Completing the plugin – integrating it with Zope

The next tutorial on KSS is up. This time you will learn how to complete the plugin by writing the server side components. In the end you will have a working plugin which you can call from the server just like any other KSS command.

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Writing a simple KSS plugin

Developing with KSS should save you from ever having to write Javascript. This premise of course only holds true if the framework is complete enough to do everything that you want. Fortunately writing a plugin for KSS is not that difficult. To make this even easier I wrote a small tutorial on how to create a KSS plugin complete with all related Zope bootstrapping.

Keep watching kssproject.org or this blog for another tutorial on how to create server side code to communicate with this plugin.

Doctest syntax file for Vim

To make reading (and writing) doctests a bit more pleasant in Vim I wrote a small syntax file. You download it form the Vim scripts section. The screenshot shows it in action on a Zope 3 test. Screenshot of Doctest syntax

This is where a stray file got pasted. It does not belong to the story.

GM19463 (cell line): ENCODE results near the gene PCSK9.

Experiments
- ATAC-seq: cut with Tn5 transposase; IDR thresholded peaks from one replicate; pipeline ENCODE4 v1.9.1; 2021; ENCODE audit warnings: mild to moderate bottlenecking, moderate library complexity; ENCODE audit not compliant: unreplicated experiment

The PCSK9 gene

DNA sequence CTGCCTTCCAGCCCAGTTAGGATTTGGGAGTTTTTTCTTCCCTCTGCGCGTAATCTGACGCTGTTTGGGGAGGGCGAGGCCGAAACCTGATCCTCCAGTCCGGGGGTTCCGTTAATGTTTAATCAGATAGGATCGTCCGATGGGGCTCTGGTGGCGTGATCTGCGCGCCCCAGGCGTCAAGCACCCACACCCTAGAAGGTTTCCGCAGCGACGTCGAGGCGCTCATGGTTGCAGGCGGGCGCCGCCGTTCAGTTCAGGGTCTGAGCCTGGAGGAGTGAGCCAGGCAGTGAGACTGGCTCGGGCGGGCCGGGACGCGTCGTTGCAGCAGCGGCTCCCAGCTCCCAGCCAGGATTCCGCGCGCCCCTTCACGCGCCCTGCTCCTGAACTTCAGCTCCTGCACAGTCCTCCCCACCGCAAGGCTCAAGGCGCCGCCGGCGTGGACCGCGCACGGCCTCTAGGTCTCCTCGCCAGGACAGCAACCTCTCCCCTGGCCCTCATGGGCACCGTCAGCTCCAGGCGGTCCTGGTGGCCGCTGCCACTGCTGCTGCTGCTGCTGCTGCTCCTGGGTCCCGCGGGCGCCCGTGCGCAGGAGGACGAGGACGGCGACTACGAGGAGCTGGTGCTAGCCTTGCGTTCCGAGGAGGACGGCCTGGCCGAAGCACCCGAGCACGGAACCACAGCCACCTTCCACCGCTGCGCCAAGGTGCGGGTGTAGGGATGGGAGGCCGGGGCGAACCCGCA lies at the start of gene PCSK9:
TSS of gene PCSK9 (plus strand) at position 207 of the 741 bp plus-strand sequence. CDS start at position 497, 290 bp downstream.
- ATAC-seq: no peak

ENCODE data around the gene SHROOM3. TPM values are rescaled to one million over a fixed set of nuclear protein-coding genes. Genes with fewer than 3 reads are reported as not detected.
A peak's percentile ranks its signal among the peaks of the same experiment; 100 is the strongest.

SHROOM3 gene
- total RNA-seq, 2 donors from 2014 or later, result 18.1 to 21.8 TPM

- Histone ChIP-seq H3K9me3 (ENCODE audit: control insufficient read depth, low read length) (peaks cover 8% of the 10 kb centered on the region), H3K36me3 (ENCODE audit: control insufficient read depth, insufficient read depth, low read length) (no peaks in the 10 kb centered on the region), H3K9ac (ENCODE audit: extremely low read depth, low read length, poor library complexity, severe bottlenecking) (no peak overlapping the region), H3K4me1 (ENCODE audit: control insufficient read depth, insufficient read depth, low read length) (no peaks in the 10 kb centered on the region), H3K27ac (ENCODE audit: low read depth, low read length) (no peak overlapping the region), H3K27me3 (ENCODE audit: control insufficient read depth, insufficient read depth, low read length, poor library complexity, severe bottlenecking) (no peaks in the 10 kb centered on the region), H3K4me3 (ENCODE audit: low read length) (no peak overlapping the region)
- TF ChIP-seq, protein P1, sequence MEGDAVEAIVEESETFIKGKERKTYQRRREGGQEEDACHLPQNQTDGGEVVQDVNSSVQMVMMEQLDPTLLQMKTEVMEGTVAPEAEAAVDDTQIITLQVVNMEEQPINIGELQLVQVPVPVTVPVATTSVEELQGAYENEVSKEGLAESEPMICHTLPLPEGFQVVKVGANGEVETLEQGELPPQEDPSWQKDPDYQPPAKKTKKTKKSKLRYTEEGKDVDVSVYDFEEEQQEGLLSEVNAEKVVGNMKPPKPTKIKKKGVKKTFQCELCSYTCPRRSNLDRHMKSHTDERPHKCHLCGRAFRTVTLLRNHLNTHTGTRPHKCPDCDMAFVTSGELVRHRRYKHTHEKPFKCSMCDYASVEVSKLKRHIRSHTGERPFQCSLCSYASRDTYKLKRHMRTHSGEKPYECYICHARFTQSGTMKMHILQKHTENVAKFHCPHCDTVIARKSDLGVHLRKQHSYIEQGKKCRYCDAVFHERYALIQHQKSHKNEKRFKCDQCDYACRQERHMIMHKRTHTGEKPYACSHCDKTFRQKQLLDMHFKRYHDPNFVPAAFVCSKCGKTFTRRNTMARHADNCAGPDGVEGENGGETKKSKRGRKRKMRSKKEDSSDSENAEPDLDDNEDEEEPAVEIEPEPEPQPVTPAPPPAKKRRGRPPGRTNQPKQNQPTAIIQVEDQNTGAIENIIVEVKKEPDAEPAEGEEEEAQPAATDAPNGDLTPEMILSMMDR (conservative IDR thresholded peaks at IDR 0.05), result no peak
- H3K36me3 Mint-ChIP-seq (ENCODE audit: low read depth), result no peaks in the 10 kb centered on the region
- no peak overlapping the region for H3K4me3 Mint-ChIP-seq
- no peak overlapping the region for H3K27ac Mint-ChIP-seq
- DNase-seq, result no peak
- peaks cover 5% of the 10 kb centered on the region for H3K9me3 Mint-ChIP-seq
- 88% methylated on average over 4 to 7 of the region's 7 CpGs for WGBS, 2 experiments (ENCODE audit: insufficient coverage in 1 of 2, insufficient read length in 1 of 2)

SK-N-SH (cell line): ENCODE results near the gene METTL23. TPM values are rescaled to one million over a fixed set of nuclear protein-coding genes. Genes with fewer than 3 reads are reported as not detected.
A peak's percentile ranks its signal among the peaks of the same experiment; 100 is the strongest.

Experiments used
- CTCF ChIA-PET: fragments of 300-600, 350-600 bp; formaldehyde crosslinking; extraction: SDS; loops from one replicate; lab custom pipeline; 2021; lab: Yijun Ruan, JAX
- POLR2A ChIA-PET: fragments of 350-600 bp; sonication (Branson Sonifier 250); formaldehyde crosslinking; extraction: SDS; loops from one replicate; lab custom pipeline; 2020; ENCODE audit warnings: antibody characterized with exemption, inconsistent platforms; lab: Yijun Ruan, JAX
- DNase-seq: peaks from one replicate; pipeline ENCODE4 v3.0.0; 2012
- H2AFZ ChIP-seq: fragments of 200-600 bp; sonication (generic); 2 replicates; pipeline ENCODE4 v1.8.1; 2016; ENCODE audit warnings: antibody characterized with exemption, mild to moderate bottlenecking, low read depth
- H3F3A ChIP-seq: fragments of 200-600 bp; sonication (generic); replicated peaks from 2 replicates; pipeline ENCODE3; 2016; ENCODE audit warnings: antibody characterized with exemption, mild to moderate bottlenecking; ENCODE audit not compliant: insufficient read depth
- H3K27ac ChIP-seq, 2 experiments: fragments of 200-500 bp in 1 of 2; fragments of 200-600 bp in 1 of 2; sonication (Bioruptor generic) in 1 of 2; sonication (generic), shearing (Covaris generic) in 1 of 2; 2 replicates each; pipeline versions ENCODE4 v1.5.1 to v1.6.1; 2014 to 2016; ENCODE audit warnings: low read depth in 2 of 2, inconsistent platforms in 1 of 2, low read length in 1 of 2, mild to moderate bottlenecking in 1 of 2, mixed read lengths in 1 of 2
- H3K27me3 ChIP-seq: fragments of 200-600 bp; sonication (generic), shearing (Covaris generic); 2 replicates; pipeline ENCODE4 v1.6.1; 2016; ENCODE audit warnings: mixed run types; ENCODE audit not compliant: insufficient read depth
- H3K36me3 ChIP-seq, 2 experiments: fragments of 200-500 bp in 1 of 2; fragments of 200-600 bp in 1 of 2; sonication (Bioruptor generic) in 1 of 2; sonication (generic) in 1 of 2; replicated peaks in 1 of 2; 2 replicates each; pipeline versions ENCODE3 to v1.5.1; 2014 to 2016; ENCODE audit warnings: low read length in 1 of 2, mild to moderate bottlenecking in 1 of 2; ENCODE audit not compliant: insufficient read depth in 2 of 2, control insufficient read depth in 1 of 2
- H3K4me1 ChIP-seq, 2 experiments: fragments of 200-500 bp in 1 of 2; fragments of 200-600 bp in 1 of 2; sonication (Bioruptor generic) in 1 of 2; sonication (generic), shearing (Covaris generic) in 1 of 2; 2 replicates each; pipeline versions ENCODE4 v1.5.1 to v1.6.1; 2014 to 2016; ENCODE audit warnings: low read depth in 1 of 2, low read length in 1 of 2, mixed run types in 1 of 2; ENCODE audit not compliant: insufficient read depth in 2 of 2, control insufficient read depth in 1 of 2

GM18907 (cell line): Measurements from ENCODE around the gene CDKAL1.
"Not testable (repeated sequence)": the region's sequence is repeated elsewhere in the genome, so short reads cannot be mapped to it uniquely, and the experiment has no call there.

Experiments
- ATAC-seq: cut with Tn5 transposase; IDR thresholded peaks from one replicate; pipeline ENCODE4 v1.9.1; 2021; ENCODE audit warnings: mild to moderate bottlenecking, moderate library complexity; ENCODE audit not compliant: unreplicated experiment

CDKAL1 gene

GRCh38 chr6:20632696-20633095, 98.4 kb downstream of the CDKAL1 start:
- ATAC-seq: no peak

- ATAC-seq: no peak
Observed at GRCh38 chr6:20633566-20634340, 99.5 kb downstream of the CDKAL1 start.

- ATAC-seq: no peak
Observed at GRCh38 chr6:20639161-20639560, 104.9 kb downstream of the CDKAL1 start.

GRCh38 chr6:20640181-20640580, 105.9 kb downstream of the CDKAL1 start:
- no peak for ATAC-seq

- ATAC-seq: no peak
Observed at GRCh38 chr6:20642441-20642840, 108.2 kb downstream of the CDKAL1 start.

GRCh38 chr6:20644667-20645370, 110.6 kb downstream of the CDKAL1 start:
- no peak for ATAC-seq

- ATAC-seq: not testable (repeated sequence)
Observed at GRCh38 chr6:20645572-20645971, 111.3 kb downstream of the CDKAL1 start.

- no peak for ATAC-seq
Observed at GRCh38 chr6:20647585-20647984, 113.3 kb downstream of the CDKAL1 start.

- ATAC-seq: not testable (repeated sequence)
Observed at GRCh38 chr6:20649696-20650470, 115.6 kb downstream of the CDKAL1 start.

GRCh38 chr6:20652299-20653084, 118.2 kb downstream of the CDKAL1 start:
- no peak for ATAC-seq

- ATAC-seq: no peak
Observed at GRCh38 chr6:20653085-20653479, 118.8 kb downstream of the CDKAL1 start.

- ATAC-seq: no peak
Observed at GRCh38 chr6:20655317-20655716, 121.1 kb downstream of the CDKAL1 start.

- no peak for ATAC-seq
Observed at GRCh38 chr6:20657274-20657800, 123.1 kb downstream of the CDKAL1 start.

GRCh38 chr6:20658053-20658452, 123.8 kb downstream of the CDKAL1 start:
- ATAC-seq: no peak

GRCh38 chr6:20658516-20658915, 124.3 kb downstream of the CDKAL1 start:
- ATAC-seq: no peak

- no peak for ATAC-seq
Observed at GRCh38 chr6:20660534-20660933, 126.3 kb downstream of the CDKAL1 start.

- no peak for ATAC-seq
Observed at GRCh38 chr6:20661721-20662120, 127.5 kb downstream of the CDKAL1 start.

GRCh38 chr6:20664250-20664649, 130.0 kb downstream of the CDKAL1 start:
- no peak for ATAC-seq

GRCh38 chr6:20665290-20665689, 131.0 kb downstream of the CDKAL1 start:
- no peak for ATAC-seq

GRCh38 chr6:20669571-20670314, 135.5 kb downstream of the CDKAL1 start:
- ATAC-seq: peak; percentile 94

Backgrounds for all

We at Pareto just improved our website. Aside from things like minor style changes, new Plone version etc. there is also something which may be of general interest to the Plone community. That something is wallpapers. For the recently held Baarn sprint I convinced Pareto and a colleague of mine to create T-Shirts for the attendees. It is this design that has been used as a base for the freely available wallpapers.

So if you want some Plone on your desktop you can now visit the Pareto website. If your favorite resolution is not available drop me a note so we can include it.

PUN meeting at a farm

The trip to the meeting was almost surreal. Instead of driving there it felt like a trip trough the heavens.  Outside pieces of clouds flew by whilst inside the car music set the mood.

Unlike previous meetings this one was held in farm near Utrecht. I was driving there from work with Jan (a collegue of mine). He drove ahead and I followed behind him. Because of the dense mist we couldn’t see more than a few meters ahead. After a few detours we made it to the meeting location.

Stani and his girlfriend really put in a lot of effort to make people feel at home. They even had food prepared to nourish the hungry.